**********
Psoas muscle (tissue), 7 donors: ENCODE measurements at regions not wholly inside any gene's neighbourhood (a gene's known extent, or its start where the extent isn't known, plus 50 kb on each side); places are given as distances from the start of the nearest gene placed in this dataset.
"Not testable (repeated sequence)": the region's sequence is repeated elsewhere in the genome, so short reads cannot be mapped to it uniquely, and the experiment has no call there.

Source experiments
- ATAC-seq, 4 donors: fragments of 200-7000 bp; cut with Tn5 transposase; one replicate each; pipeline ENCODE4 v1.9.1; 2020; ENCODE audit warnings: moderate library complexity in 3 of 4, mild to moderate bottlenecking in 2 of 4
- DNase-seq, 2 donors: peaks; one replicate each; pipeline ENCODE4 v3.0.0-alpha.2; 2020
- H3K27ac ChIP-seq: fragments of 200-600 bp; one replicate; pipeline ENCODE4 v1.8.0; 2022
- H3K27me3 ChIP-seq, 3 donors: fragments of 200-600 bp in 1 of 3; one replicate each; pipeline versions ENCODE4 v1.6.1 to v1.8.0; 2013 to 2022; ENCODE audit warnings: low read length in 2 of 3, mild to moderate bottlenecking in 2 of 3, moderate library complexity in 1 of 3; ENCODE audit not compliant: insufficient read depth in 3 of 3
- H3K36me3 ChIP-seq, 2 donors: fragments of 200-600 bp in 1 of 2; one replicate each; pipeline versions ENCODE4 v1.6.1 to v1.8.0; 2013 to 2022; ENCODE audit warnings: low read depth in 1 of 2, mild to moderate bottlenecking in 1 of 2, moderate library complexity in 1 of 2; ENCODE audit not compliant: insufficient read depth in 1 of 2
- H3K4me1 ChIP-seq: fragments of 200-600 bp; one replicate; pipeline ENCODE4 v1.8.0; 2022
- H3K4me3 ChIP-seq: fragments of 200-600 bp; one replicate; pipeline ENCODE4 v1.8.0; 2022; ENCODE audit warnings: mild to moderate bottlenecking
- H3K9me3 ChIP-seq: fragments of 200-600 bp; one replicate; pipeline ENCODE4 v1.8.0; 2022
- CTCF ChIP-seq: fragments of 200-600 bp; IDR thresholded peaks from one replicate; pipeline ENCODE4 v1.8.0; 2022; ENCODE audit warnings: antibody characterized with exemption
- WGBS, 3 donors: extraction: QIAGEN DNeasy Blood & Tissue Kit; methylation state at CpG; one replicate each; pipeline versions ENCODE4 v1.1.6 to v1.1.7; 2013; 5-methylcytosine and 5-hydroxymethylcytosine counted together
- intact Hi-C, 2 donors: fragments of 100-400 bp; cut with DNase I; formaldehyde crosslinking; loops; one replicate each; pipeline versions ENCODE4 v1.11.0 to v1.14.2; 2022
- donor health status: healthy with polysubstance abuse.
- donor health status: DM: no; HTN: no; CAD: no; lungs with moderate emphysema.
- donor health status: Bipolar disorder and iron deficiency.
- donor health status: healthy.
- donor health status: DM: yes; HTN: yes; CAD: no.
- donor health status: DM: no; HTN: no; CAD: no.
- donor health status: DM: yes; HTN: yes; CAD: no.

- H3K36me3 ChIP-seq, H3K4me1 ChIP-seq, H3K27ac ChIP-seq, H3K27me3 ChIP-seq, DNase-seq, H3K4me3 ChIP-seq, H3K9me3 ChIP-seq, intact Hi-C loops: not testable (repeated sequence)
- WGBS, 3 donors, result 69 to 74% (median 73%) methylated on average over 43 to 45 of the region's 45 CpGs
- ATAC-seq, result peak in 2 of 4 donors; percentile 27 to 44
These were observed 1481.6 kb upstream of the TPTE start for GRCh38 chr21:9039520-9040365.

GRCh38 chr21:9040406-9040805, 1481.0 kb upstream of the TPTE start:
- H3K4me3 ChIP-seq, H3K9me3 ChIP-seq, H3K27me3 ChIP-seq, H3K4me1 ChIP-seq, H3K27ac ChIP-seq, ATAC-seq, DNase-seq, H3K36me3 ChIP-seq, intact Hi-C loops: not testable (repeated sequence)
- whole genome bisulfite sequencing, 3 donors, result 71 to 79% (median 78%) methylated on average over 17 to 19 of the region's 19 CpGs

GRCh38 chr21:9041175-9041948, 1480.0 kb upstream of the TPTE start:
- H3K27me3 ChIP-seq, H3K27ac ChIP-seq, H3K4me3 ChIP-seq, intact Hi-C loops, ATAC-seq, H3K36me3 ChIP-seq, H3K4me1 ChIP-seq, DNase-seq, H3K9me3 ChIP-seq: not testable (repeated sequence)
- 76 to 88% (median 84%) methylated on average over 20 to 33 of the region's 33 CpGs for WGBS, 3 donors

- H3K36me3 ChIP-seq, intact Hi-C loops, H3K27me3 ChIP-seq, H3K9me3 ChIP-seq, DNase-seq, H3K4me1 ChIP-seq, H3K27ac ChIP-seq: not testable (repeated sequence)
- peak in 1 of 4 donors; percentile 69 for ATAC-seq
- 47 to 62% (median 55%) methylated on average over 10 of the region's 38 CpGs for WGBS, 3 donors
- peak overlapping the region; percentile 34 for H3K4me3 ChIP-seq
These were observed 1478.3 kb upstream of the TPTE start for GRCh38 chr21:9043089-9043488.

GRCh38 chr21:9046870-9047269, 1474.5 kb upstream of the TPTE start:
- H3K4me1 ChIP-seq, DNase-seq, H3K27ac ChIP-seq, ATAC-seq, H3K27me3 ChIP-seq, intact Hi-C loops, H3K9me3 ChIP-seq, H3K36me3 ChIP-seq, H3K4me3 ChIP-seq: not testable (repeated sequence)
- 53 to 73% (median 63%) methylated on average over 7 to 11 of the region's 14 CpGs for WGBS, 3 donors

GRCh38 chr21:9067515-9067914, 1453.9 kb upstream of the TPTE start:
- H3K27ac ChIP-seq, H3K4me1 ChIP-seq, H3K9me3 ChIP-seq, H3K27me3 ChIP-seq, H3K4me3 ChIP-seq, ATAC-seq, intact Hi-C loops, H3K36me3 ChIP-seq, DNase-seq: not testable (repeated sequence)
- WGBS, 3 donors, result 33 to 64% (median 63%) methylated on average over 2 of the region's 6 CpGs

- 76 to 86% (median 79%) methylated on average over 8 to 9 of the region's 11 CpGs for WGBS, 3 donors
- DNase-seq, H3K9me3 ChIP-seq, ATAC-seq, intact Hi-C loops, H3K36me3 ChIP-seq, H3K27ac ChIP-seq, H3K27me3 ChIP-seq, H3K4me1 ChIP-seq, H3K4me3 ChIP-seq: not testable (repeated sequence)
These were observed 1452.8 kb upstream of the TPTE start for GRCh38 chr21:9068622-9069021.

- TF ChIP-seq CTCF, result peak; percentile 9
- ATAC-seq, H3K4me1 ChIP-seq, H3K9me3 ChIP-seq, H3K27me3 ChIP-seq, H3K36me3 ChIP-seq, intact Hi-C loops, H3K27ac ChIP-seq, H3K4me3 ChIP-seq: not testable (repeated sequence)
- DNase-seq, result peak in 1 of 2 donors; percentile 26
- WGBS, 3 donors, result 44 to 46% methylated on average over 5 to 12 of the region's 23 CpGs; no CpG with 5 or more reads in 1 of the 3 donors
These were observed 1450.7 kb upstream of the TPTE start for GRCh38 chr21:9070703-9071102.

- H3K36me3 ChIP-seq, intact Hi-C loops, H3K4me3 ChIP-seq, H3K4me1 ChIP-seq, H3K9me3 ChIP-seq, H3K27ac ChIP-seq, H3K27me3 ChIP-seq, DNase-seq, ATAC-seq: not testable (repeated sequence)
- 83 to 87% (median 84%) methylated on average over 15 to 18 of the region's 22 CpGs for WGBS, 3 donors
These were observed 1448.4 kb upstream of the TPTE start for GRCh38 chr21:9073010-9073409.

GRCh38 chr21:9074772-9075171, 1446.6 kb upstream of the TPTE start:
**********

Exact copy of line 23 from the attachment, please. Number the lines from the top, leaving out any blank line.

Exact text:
- WGBS, 3 donors, result 69 to 74% (median 73%) methylated on average over 43 to 45 of the region's 45 CpGs